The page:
Monday, February 1, 2010

Carnival of Space #139 and the FY2011 NASA budget

The 139th edition of the Carnival of Space, a weekly series highlighting the best in the astronomy and space blogosphere, is now online at Mama Joules, a kid-friendly astronomy blog.  You know the drill.  Some great posts on orbital terminology, the premature reports of Spirit's demise, and early reports of the President's NASA budget for FY2011.  Gotta love the white board drawings illustrating the concepts of "gravity" and "flyby".

Speaking of the President's NASA budget for FY2011 (10/2010-10/2011), it was released today and a number of my fellow bloggers have commented about it including Van Kane and Phil Plait.  For information from the horse's mouth, check out this presentation from the NASA website, the NASA FY2011 factsheet from the Office of Management and Budget website, and the more detailed budget breakdown on the OMB site (though its breakdown is less helpful, IMHO).  For me this budget is a mix of good and bad.  Let me be clear there is a lot of good in this budget, though of course that assumes you trust the out-year budget estimates...  I like the precursor mission concept.  This could put some of the Mars, Moon, and near-Earth asteroid exploration from the Science Mission Directorate to the Exploration one, increasing the amount of money available for other targets.  The budget increases for space technology and extends the lifetime and capabilities of the International Space Station, which I support.  While the space station wasn't very popular when it was started, now that it is near complete, the ISS represents an important asset in space and we should use it for as long as we possibly can.  The ISS should be in use until we are basically holding the thing together with duct tape, a la the Mir space station.  The earlier plan to abandon the station in 2016 would have turned the ISS into an even larger waste of money.

Finally, the planetary science budget, which controls how much money all of your favorite missions in progress (Cassini, New Horizons, MER, MRO) and in construction (EJSM) get, increases by $140 million in FY2011 compared to this year's budget.  Looking at the out-year projections, the budget could increase by a $164 million between FY2011 and FY2015, but again, out-year projections are generally just guesstimates of future budgets, and should be taken with a GIANT grain of salt.  However, the NASA presentation does make it clear that they intend to use this money to restart Plutonium-238 production, essential for outer-planet missions, as well as continue operations for existing spacecraft like Cassini and funding for the Europa/Jupiter System Mission (EJSM).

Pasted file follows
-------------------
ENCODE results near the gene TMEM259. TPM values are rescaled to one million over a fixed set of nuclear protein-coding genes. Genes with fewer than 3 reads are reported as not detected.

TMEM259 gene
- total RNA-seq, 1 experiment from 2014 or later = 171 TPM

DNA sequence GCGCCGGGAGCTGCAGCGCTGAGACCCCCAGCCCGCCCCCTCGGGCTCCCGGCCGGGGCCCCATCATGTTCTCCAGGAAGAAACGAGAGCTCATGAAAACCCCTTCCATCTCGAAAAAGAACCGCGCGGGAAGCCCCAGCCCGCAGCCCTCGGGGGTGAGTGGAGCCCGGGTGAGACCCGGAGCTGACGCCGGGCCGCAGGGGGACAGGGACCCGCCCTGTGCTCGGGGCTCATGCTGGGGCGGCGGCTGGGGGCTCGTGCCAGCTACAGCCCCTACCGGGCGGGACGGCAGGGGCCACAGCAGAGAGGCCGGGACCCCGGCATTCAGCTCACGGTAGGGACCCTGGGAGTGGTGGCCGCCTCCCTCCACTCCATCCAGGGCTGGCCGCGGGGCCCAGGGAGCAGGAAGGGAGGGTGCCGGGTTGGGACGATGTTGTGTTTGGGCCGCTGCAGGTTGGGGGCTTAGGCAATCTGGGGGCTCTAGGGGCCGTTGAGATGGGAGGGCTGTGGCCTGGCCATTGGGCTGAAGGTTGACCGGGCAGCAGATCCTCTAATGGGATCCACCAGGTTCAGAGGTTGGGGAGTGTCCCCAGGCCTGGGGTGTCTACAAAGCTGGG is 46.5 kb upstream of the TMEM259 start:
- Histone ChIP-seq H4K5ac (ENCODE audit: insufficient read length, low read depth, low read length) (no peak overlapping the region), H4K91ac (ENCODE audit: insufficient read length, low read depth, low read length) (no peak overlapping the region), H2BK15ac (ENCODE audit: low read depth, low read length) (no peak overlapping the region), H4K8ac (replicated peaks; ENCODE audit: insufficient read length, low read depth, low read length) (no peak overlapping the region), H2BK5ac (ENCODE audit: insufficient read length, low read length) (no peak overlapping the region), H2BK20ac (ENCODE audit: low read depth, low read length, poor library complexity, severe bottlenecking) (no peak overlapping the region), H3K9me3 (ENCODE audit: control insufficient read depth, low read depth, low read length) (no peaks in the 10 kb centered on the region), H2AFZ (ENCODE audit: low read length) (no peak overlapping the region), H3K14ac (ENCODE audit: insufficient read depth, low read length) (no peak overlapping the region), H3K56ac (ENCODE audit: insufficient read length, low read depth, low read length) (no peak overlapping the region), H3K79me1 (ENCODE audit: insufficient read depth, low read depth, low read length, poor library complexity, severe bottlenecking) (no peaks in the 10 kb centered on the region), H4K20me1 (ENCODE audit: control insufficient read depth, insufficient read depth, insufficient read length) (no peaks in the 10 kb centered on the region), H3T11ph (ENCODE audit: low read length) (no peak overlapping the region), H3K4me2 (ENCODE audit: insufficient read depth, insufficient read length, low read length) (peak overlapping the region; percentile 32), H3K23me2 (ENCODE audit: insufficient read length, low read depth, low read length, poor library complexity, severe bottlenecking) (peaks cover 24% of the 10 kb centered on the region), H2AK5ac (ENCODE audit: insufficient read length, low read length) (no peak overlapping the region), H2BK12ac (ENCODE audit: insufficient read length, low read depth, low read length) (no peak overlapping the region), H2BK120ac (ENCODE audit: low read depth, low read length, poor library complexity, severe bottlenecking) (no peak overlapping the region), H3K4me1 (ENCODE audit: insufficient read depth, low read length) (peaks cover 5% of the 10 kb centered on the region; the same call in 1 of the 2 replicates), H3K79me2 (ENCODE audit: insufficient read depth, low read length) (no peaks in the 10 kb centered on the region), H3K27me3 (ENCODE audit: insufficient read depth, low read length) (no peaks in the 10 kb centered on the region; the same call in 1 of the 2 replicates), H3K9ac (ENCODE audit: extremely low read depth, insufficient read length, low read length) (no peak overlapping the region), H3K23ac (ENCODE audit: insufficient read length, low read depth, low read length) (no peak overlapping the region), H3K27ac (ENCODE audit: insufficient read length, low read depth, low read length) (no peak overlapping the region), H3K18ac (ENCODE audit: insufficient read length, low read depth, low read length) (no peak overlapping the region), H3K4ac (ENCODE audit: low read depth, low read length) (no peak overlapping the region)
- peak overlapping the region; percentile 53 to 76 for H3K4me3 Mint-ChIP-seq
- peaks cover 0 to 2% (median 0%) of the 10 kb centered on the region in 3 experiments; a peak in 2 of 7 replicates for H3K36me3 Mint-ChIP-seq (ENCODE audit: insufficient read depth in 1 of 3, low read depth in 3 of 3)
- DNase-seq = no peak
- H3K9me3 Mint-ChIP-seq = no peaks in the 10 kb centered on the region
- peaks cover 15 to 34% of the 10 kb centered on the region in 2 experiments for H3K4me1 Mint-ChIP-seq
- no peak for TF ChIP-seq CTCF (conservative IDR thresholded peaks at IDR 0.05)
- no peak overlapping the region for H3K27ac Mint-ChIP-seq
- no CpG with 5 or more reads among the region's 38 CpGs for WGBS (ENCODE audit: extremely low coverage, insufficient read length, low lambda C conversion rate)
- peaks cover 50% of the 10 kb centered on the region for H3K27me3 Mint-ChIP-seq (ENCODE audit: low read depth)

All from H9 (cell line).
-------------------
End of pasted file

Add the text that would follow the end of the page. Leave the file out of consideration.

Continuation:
Now, for the bad...  The budget cancels the Constellation program which include new heavy-lift rockets like Ares and crew vehicles like Orion to replace the shuttle.  This program was intended to support future manned missions to the Moon and Mars with a focus on long-term habitability as opposed to the Apollo-like short trips.  This program will be replaced by a combination of funding for commercial ferries to the space station and technology development to get the technologies in place to go to the Moon.  The good news is that this would shorten the time NASA would need to rely on Russia to get to the International Space Station following the Space Shuttle retirement from 5 years to 2-3 years with some cost savings.  However, I am concerned that it will be more difficult to maintain the out-year budget increases for science if federalized manned spaceflight is cut, as NASA could lose some its protection from powerful senators from Texas and Florida.  Then again, Constellation, with its payoff not coming for another five years, has always been a budgetary target, and it really comes as no surprise that Obama would cut it.  After all, George W. Bush proposed it, and since he was evil, Constellation must be a bad idea... Wait, that makes no sense...

In conclusion, I like the budget increases we are seeing for the planetary science budget, particularly the restart of the plutonium-238 production (though that was also proposed last year by the President, but got shot down by Congress).  However, I believe that the cancellation of Constellation and the move from a federal manned spaceflight program to a privatized one will make the projected out-year budget increases more politically vulnerable.

Link: Carnival of Space #137 []
Link: NASA Fiscal Year 2011 Budget Estimates []


  1. Bush proposed returning to the Moon and getting to Mars without funding it. Constellation is entirely NASA's idea about how to do it. Without funds. Is it surprising it's kludgey and late? No.

    There will be a huge hole in heavy lift. Private industry will never make anything like an Ares V.

    I'm pretty ambivalent about Ares-1. The Ares-1X launch was enough of a farce that it probably harmed the opinions of those paying attention.

  2. That was only because it was difficult to fund both Constellation AND the Shuttles AT the same time without politically difficult budget increases at the same time we are fighting two wars. That's a big reason the Shuttles are being retired, to provide funding for Constellation and the development of Orion and Ares.

    As far as the need for a heavy lift vehicle like Ares V, you just hit another issue. Ares V wasn't just for manned spaceflight with Orion, but for large planetary missions as well...